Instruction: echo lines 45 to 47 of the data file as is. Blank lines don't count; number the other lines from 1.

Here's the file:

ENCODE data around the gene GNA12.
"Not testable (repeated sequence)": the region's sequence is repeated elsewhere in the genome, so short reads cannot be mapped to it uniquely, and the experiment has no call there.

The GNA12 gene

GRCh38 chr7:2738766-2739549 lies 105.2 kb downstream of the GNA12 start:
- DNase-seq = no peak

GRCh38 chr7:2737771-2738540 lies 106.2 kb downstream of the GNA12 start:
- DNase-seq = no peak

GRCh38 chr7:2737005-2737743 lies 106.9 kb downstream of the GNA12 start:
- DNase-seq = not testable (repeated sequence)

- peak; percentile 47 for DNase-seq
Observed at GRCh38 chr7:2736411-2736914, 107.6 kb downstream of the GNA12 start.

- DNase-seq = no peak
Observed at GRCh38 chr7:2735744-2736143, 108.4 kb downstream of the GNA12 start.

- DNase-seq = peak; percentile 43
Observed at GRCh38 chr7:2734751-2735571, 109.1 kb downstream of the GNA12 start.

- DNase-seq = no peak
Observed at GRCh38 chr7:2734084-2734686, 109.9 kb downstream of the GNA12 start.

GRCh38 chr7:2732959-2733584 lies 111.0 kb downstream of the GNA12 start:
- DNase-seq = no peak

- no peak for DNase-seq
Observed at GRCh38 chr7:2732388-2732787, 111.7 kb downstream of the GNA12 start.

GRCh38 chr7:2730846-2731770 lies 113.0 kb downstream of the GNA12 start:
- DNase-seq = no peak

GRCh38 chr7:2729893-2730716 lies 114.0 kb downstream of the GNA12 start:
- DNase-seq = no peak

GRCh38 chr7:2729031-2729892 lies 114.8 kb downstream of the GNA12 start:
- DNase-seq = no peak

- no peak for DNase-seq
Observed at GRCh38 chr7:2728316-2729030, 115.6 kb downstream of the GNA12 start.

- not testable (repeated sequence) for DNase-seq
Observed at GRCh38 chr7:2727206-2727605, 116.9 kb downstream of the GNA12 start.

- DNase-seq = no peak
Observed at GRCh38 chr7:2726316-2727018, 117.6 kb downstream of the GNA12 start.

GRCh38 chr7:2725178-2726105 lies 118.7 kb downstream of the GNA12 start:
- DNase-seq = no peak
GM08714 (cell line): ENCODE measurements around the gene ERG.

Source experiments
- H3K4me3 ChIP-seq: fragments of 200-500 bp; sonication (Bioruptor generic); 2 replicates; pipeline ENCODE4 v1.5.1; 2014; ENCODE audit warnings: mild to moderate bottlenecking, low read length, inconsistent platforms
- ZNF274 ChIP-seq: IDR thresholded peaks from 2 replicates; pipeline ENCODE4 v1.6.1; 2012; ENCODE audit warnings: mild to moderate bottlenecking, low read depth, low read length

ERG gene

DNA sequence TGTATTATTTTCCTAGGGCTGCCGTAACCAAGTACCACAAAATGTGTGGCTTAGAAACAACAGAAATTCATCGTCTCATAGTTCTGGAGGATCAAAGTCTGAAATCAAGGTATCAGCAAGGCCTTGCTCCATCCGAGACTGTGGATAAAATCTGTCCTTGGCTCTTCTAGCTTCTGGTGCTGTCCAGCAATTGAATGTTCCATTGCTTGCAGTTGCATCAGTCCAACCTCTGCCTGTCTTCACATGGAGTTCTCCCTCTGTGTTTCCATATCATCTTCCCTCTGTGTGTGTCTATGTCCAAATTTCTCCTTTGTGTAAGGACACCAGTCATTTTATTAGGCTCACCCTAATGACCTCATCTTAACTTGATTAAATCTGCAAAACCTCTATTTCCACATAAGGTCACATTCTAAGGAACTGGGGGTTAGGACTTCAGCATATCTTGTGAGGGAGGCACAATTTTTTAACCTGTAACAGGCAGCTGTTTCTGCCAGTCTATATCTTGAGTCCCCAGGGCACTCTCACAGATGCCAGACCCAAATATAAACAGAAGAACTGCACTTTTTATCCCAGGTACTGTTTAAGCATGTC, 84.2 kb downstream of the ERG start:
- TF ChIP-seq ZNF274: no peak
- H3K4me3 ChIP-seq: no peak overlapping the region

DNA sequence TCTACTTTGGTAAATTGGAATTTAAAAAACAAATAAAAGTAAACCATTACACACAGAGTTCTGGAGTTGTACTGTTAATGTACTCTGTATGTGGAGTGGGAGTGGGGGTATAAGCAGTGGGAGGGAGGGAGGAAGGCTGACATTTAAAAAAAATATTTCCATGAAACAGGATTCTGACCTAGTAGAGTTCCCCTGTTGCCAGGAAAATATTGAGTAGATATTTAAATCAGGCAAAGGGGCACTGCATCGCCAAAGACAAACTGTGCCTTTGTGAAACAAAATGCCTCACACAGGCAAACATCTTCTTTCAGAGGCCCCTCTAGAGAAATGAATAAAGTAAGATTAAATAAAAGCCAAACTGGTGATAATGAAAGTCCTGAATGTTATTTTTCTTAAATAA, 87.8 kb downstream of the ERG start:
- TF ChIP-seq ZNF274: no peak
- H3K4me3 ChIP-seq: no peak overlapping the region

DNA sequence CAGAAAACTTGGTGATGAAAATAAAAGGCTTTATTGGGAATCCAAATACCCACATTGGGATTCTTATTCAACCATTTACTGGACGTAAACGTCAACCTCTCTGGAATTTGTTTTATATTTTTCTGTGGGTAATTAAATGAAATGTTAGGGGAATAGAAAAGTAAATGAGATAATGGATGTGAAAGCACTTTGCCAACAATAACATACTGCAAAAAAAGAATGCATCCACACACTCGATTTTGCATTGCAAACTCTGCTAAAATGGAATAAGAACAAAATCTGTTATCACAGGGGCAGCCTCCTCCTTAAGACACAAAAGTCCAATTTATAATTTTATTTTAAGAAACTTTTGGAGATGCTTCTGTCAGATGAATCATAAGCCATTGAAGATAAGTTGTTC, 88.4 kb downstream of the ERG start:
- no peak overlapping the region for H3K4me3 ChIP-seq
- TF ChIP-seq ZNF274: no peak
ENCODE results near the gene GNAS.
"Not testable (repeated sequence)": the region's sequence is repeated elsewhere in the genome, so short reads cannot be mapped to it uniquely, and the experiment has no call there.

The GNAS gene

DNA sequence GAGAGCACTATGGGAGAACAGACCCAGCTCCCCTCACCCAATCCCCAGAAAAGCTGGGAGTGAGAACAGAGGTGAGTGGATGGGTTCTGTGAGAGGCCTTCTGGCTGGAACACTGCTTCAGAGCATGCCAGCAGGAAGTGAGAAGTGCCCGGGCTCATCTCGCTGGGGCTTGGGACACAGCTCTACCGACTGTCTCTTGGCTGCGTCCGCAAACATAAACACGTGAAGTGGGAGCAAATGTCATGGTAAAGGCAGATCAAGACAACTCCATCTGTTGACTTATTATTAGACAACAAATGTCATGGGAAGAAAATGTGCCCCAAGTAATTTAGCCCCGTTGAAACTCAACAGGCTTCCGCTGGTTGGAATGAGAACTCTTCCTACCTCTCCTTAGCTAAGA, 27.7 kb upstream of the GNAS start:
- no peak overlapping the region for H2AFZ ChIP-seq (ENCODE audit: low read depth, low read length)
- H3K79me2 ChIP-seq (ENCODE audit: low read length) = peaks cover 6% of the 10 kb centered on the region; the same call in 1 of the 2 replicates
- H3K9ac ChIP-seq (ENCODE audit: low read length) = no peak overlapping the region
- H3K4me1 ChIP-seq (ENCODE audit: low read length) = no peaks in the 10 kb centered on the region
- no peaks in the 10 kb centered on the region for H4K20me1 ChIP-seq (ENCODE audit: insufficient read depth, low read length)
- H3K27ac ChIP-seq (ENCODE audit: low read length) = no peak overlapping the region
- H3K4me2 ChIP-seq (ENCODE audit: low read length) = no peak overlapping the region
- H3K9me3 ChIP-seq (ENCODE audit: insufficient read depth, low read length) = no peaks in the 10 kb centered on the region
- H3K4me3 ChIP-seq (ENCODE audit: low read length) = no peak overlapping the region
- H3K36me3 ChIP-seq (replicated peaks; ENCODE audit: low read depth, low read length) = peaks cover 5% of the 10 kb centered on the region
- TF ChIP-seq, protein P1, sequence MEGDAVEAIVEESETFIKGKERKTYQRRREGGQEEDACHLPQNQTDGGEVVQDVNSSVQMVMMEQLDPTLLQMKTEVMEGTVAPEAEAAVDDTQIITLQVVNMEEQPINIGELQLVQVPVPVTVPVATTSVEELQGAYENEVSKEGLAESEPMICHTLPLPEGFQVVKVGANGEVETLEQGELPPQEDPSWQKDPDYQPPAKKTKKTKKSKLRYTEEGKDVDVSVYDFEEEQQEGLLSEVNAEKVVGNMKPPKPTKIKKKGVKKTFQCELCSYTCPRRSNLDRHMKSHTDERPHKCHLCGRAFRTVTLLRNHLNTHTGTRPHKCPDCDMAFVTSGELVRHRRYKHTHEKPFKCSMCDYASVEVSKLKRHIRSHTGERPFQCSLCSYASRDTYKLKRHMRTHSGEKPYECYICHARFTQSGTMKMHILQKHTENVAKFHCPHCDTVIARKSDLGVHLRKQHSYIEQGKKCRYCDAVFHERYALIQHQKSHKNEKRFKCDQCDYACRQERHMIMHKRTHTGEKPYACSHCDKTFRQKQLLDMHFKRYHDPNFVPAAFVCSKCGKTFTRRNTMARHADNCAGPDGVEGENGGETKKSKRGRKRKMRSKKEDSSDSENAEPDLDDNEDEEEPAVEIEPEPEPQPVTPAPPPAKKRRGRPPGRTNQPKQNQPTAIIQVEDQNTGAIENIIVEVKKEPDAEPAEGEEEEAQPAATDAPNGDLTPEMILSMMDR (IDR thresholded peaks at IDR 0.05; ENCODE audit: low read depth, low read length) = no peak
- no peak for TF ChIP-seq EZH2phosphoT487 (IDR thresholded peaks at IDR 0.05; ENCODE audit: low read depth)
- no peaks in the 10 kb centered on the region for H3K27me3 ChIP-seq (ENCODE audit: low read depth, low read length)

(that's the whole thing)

- TF ChIP-seq ZNF274: no peak
- H3K4me3 ChIP-seq: no peak overlapping the region

DNA sequence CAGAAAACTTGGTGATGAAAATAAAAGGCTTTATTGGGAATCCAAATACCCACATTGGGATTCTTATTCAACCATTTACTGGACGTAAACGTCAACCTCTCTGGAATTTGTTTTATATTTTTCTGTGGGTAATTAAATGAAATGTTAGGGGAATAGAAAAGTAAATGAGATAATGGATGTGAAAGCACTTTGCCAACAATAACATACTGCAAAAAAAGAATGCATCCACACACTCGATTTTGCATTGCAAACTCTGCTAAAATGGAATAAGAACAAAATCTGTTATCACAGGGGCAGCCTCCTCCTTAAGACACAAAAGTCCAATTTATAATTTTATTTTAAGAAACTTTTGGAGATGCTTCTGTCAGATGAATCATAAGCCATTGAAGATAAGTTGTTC, 88.4 kb downstream of the ERG start: